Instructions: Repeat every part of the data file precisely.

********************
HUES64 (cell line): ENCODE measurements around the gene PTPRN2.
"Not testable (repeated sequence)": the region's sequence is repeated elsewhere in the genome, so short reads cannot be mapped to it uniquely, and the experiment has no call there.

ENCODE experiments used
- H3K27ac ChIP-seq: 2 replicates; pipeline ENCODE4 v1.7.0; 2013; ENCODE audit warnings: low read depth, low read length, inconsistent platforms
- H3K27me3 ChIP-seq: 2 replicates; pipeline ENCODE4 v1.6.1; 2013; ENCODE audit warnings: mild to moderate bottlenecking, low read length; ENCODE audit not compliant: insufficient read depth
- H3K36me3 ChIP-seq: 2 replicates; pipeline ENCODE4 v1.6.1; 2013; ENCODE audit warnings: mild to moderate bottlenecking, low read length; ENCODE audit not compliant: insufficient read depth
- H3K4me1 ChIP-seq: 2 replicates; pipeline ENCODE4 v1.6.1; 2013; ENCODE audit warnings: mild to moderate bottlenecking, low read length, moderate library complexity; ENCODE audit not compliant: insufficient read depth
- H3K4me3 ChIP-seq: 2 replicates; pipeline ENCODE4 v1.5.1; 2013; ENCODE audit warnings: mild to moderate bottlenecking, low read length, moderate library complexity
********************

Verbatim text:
HUES64 (cell line): ENCODE measurements around the gene PTPRN2.
"Not testable (repeated sequence)": the region's sequence is repeated elsewhere in the genome, so short reads cannot be mapped to it uniquely, and the experiment has no call there.

ENCODE experiments used
- H3K27ac ChIP-seq: 2 replicates; pipeline ENCODE4 v1.7.0; 2013; ENCODE audit warnings: low read depth, low read length, inconsistent platforms
- H3K27me3 ChIP-seq: 2 replicates; pipeline ENCODE4 v1.6.1; 2013; ENCODE audit warnings: mild to moderate bottlenecking, low read length; ENCODE audit not compliant: insufficient read depth
- H3K36me3 ChIP-seq: 2 replicates; pipeline ENCODE4 v1.6.1; 2013; ENCODE audit warnings: mild to moderate bottlenecking, low read length; ENCODE audit not compliant: insufficient read depth
- H3K4me1 ChIP-seq: 2 replicates; pipeline ENCODE4 v1.6.1; 2013; ENCODE audit warnings: mild to moderate bottlenecking, low read length, moderate library complexity; ENCODE audit not compliant: insufficient read depth
- H3K4me3 ChIP-seq: 2 replicates; pipeline ENCODE4 v1.5.1; 2013; ENCODE audit warnings: mild to moderate bottlenecking, low read length, moderate library complexity